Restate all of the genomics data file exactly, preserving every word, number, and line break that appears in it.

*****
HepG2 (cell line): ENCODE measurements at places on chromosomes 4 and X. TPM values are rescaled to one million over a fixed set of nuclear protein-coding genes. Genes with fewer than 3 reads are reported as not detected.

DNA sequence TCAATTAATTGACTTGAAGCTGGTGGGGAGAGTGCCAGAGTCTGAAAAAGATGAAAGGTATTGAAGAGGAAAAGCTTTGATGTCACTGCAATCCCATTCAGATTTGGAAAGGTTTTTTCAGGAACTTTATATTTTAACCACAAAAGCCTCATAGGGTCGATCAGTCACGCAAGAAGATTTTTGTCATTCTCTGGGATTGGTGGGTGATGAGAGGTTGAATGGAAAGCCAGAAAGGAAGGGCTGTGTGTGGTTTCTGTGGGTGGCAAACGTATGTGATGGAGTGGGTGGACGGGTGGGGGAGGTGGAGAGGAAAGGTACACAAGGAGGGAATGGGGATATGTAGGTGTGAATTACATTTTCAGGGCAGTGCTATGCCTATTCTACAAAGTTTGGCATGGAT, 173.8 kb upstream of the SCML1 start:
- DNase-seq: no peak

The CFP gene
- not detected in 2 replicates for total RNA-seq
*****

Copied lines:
HepG2 (cell line): ENCODE measurements at places on chromosomes 4 and X. TPM values are rescaled to one million over a fixed set of nuclear protein-coding genes. Genes with fewer than 3 reads are reported as not detected.

DNA sequence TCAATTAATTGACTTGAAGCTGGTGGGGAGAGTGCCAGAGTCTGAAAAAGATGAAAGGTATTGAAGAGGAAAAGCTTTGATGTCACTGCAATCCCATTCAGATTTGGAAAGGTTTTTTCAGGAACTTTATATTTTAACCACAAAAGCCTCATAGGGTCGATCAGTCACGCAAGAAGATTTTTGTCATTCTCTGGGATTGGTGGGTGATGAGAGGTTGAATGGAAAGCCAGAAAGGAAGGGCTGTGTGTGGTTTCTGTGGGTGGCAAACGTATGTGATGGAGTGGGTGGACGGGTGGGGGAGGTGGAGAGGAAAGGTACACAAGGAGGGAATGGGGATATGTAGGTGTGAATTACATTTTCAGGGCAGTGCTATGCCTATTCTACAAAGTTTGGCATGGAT, 173.8 kb upstream of the SCML1 start:
- DNase-seq: no peak

The CFP gene
- not detected in 2 replicates for total RNA-seq